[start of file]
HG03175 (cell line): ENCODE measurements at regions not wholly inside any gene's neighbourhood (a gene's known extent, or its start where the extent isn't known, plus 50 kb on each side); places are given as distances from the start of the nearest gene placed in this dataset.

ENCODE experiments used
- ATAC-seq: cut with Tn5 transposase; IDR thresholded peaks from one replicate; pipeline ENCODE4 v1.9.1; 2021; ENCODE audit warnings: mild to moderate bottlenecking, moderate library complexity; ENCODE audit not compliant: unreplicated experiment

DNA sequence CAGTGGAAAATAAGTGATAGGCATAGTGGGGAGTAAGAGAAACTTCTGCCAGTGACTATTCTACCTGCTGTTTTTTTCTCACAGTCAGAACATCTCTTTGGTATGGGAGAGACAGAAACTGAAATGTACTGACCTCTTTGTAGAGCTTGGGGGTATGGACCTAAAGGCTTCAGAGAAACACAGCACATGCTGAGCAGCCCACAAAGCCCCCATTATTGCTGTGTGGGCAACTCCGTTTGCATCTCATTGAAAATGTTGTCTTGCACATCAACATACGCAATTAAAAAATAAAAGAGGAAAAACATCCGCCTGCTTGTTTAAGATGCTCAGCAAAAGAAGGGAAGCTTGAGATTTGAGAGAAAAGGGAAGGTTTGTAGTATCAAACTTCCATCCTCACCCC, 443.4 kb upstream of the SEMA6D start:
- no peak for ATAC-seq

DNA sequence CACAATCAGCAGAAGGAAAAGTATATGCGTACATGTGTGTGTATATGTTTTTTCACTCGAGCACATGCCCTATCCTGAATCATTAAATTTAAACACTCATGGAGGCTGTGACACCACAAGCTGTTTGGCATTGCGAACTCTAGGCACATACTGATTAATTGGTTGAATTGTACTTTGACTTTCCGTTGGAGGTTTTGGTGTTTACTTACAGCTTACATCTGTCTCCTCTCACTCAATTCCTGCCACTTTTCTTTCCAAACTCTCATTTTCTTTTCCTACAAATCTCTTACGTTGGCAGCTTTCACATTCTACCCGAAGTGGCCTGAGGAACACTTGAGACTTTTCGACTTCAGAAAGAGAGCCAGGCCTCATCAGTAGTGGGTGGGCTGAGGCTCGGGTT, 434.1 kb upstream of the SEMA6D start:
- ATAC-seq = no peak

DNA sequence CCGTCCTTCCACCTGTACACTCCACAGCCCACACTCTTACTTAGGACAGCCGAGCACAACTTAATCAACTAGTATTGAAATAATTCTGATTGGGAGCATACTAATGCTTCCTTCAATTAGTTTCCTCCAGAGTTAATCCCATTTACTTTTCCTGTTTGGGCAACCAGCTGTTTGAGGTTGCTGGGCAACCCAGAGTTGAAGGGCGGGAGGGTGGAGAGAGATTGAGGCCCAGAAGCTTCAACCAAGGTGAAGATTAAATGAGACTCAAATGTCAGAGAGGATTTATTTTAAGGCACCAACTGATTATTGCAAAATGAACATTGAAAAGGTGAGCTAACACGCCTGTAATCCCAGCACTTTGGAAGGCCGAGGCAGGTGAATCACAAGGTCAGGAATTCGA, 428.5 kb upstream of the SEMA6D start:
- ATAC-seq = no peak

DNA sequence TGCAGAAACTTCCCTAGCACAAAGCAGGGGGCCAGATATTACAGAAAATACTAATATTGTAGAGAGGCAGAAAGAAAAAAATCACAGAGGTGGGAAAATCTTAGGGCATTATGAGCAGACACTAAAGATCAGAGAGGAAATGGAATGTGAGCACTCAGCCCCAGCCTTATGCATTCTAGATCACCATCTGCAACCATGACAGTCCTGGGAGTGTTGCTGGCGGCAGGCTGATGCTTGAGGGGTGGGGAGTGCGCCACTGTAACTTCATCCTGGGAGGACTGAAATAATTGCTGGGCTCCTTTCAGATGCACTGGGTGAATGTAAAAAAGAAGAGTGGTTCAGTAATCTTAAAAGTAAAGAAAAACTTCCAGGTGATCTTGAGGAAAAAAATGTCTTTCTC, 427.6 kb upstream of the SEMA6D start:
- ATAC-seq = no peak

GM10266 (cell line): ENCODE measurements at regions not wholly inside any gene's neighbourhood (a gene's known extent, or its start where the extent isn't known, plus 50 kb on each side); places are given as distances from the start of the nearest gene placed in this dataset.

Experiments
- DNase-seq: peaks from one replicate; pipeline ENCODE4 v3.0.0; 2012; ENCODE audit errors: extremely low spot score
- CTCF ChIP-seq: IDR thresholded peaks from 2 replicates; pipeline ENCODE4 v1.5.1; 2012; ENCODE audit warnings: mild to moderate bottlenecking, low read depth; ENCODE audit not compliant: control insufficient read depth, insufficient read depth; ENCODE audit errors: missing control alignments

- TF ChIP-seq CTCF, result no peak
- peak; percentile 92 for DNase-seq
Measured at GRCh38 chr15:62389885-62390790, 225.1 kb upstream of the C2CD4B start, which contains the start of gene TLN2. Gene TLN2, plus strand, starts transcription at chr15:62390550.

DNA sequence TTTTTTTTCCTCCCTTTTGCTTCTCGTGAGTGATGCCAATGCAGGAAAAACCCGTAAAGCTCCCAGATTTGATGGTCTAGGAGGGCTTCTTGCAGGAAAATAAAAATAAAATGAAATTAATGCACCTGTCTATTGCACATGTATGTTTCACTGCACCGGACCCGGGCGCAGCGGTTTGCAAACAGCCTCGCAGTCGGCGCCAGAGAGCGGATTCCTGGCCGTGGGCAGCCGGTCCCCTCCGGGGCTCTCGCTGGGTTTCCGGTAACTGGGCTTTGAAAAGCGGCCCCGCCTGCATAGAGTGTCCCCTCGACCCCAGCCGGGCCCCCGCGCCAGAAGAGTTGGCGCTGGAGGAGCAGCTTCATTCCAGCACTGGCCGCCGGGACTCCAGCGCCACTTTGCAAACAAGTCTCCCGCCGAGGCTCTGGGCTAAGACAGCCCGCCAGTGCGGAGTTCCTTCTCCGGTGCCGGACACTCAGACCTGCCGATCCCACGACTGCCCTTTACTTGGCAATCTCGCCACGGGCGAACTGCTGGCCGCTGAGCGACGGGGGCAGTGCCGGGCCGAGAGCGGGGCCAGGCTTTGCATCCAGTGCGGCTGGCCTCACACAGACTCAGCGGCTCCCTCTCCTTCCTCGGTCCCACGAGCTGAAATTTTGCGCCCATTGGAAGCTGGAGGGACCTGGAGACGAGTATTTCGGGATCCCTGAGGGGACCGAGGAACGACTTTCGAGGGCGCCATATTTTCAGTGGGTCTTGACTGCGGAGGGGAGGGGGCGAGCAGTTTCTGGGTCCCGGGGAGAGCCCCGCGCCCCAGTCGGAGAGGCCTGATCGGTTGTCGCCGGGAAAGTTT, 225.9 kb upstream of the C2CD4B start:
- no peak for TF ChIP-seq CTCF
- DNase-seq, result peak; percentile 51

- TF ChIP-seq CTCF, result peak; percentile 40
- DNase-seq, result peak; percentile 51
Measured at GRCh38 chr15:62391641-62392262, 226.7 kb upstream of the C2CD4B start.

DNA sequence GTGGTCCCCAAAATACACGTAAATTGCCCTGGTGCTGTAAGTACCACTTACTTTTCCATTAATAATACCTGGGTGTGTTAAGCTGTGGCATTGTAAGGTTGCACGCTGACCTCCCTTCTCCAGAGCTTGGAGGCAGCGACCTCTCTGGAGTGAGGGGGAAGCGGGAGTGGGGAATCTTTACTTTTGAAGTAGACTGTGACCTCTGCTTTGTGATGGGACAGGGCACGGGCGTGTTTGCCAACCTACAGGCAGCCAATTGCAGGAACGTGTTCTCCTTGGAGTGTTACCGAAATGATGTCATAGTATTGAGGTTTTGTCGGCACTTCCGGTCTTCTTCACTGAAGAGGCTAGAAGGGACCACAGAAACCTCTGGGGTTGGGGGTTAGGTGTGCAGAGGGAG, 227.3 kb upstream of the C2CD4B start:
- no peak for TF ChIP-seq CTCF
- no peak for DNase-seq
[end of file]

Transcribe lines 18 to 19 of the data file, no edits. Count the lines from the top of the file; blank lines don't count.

Measured at GRCh38 chr15:62389885-62390790, 225.1 kb upstream of the C2CD4B start, which contains the start of gene TLN2. Gene TLN2, plus strand, starts transcription at chr15:62390550.

DNA sequence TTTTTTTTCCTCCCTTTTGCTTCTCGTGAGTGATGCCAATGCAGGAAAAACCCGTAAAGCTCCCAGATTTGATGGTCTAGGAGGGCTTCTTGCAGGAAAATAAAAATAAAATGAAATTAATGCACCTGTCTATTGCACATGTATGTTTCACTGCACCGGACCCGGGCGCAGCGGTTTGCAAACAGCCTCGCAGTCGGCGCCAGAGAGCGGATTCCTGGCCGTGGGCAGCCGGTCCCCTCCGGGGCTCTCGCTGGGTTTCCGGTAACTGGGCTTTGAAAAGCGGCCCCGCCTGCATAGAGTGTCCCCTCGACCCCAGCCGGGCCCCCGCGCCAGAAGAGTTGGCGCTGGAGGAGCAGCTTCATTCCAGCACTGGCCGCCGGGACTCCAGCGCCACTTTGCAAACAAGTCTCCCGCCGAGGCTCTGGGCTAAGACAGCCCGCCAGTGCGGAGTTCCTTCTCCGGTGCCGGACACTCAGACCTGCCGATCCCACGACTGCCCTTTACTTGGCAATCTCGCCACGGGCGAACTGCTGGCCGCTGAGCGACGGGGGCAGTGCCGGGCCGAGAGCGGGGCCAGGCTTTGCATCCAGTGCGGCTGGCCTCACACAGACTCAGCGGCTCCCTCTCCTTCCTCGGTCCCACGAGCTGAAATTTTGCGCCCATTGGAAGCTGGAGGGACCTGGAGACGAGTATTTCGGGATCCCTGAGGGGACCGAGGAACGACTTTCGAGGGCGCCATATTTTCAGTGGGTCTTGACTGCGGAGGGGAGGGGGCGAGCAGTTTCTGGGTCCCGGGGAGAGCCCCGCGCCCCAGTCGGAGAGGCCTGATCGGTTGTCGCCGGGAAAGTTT, 225.9 kb upstream of the C2CD4B start: